Justia International Law Opinion Summaries

Articles Posted in Military Law
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Sharifi alleges the U.S. Army took his land when it built Combat Outpost Millet in Afghanistan in 2010. The government asserted that Sharifi’s Fifth Amendment complaint was “vague and ambiguous” because it did not specifically identify the property interest that the government allegedly took, that Sharifi had not provided a legal description of the land, a deed, or other documents that would allow the government to identify the location. The Claims Court instructed Sharifi to file an amended complaint. Sharifi alleged that government records, verified by the District Governor of Arghandab, showed that his grandfather owned the land on which the Army built COP Millet: Ownership of the land passed to Sharifi and his siblings, who subdivided the land by a 2004 inheritance agreement. The government submitted six declarations, including several witness declarations and an expert declaration on Afghan law. The Claims Court dismissed Sharifi’s amended complaint for failure to show a cognizable property interest.The Federal Circuit affirmed. The government records attached to Sharifi’s amended complaint and the 2004 inheritance agreement do not constitute proof of land ownership under the laws of Afghanistan. Even accepting as true all factual allegations in Sharifi’s amended complaint, the amended complaint does not contain sufficient facts to state a plausible takings claim. View "Sharifi v. United States" on Justia Law

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In 2009, U.S. Army Specialist Schaefer was killed by a roadside bomb while serving a tour of duty in Iraq. Those directly responsible for such attacks are often unidentifiable or beyond the reach of a court’s personal jurisdiction. Secondary actors, such as the organizations that fund the terrorists, are often amorphous. Despite Congress’s effort to make state sponsors of terrorism accountable in U.S. courts (28 U.S.C. 1605A) any resulting judgment may be uncollectible. Spc. Schaefer’s mother claimed that the bomb that killed her son was a signature Iranian weapon that traveled from the Iranian Revolutionary Guard Corps to Hezbollah to Iraqi militias, who then placed it in the ground and that Deutsche Bank, a German entity with U.S. affiliates, is responsible for her son’s death under the Anti-Terrorism Act (ATA), 18 U.S.C. 2333. She argued that the Bank joined an Iranian conspiracy to commit acts of terror when it instituted procedures to evade U.S. sanctions and facilitate Iranian banking transactions. The Seventh Circuit affirmed dismissal of her suit, which “failed to plead facts that plausibly indicated that Deutsche Bank’s actions caused her son’s death.” The Bank’s conduct was not “violent” or “dangerous to human life” as the ATA requires, nor did it display the terroristic intent. To the extent Deutsche Bank joined any conspiracy, it joined only a conspiracy to avoid sanctions, distinct from any of Iran’s terrorism-related goals. View "Kemper v. Deutsche Bank AG" on Justia Law

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Plaintiffs sought a declaratory judgment stating that their family members were killed in the course of a U.S. drone attack in violation of international law governing the use of force, the Torture Victim Protection Act (TVPA), and the Alien Tort Statute (ATS). The district court dismissed the claims primarily based on political question grounds. The DC Circuit affirmed and held that it was not the role of the Judiciary to second-guess the determination of the Executive, in coordination with the Legislature, that the interests of the U.S. called for a particular military action in the ongoing War on Terror. In this case, El-Shifa Pharmaceutical Industries Co. v. United States, 607 F.3d 836 (D.C. Cir. 2010), controlled the court's analysis and compelled dismissal of plaintiffs' claims. View "Bin Ali Jaber v. United States" on Justia Law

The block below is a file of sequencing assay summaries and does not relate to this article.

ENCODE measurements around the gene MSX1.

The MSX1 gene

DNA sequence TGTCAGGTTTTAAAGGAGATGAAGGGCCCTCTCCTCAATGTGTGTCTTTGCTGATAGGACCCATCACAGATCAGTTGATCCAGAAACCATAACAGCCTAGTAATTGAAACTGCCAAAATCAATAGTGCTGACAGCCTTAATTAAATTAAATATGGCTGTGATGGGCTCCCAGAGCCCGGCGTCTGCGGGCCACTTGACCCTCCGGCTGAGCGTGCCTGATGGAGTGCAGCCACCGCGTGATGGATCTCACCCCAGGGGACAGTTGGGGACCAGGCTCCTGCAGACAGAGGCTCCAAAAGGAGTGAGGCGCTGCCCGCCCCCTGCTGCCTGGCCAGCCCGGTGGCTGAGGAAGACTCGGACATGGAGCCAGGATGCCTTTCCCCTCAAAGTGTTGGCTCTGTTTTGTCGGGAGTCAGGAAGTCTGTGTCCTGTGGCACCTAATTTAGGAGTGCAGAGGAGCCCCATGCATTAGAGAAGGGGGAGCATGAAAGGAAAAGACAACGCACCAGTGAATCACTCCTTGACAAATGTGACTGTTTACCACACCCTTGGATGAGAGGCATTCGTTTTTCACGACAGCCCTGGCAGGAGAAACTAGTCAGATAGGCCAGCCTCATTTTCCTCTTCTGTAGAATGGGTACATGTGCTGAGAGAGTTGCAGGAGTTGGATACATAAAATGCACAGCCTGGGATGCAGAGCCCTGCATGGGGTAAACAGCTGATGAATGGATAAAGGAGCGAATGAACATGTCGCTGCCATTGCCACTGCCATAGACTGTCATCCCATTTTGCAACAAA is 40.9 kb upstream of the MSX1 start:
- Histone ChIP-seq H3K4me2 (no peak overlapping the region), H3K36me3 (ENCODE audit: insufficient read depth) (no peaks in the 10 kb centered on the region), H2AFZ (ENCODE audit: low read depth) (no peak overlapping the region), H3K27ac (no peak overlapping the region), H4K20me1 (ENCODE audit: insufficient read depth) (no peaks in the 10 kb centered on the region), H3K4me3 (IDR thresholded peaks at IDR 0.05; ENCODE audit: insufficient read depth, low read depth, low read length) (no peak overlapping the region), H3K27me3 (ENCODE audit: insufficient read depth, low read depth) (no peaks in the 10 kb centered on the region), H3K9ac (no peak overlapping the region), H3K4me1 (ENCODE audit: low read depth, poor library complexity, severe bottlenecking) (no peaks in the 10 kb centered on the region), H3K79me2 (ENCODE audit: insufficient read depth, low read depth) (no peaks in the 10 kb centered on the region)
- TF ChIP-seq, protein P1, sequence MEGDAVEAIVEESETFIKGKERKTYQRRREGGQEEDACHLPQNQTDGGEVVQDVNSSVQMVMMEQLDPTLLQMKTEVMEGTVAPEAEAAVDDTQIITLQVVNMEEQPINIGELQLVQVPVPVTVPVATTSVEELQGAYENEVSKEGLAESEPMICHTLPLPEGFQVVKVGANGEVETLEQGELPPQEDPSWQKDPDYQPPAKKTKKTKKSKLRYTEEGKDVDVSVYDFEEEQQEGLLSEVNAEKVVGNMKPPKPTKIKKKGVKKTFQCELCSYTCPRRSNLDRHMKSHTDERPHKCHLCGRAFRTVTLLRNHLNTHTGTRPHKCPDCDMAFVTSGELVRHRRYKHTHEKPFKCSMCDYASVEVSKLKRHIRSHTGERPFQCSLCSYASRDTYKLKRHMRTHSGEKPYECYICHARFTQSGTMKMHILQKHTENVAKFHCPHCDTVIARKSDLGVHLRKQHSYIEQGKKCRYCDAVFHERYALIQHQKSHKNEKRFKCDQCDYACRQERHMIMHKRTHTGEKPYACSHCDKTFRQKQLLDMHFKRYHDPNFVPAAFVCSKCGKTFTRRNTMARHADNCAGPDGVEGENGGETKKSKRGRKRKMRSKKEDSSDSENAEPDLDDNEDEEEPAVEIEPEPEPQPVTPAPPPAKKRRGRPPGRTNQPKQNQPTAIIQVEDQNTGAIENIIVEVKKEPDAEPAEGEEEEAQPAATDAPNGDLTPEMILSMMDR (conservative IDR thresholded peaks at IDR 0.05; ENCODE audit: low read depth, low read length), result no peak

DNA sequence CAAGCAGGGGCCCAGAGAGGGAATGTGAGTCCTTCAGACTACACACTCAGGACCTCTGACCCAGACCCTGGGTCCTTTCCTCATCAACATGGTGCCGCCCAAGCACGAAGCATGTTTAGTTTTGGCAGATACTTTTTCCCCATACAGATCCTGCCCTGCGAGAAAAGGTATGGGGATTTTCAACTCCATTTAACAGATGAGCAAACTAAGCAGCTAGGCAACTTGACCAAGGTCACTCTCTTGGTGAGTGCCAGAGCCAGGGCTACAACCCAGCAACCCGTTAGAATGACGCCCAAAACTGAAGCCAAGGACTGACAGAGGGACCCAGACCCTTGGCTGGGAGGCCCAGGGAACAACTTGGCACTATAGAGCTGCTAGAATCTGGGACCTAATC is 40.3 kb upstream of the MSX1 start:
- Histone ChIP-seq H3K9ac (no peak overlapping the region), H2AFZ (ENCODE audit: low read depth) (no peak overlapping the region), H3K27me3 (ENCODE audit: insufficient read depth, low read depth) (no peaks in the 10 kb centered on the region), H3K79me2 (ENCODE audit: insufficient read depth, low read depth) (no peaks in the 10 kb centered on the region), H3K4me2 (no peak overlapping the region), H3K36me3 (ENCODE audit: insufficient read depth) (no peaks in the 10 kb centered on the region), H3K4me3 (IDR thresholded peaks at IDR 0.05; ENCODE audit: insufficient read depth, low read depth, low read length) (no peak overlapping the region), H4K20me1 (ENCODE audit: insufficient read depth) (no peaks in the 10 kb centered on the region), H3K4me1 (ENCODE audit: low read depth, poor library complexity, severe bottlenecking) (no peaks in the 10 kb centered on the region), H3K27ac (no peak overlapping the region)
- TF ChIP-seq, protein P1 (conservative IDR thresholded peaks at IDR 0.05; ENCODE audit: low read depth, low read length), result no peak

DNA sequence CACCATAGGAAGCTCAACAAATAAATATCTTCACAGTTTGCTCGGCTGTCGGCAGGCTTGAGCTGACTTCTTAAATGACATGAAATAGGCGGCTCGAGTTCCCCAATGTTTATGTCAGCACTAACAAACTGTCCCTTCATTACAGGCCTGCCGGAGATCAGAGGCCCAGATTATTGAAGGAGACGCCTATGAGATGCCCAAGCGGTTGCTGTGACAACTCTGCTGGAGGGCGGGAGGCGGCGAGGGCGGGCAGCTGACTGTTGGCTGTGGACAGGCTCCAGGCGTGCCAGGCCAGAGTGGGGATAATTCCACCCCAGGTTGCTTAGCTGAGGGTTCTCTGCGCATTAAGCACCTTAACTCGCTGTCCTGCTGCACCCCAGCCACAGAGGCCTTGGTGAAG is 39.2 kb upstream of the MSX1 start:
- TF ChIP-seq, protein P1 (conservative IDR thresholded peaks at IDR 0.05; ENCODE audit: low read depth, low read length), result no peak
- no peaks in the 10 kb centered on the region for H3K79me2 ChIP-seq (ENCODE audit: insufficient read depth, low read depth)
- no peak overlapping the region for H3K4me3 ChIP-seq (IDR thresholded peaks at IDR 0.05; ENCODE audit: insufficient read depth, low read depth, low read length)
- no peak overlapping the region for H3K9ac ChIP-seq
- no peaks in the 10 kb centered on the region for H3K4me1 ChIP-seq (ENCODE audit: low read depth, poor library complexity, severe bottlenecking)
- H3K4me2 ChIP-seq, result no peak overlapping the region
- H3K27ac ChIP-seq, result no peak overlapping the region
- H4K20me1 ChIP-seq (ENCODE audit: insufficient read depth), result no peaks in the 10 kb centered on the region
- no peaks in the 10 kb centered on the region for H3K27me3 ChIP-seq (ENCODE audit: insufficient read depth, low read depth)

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Plaintiff, who had endured many hardships in 2003 while trying to leave Baghdad, alleged, in a purported class action, that former officials of the President George W. Bush administration engaged in the war against Iraq in violation of the Alien Tort Statute, 28 U.S.C. 1350. The district court held that plaintiff had not exhausted her administrative remedies as required by the Federal Tort Claims Act. The Ninth Circuit affirmed the dismissal, holding that the individual defendants were entitled to official immunity under the Westfall Act, 28 U.S.C. 2679(d)(1), which accords federal employees immunity from common-law tort claims for acts undertaken in the course of their official duties. The court upheld the Attorney General’s scope certification (determining that the employees were acting within the scope of their employment so that the action was one against the United States). The court rejected an argument that defendants could not be immune under the Westfall Act because plaintiff alleged violations of a jus cogens norm of international law from which no derogation is permitted and which can be modified only by a subsequent norm of general international law. Congress can provide immunity for federal officers for jus cogens violations. View "Saleh v. Bush" on Justia Law

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Plaintiffs, foreign nationals, alleged that they were tortured and otherwise mistreated by American civilian and military personnel while detained at Abu Ghraib. CACI, a corporation domiciled in the United States, contracted with the United States to provide private interrogators to interrogate detainees at Abu Ghraib. Plaintiffs alleged that CACI employees instigated, directed, participated in, encouraged, and aided and abetted conduct towards detainees that clearly violated federal and international law. The court concluded that the Supreme Court's decision in Kiobel v. Royal Dutch Petroleum Co. does not foreclose plaintiffs' claims under the Alien Tort Statute, 28 U.S.C. 1350, and that the district court erred in reaching a contrary conclusion. In light of Kiobel, the court held that plaintiffs' claims "touch and concern" the territory of the United States with sufficient force to displace the presumption against extraterritorial application of the Alien Tort Statute. Because the court was unable to determine whether the claims presented nonjusticiable political questions, the court did not reach the additional issue of the district court's dismissal of plaintiffs' common law claims. The court vacated the district court's judgment with respect to all plaintiffs' claims and remanded. View "Al Shimari v. CACI Premier Technology, Inc." on Justia Law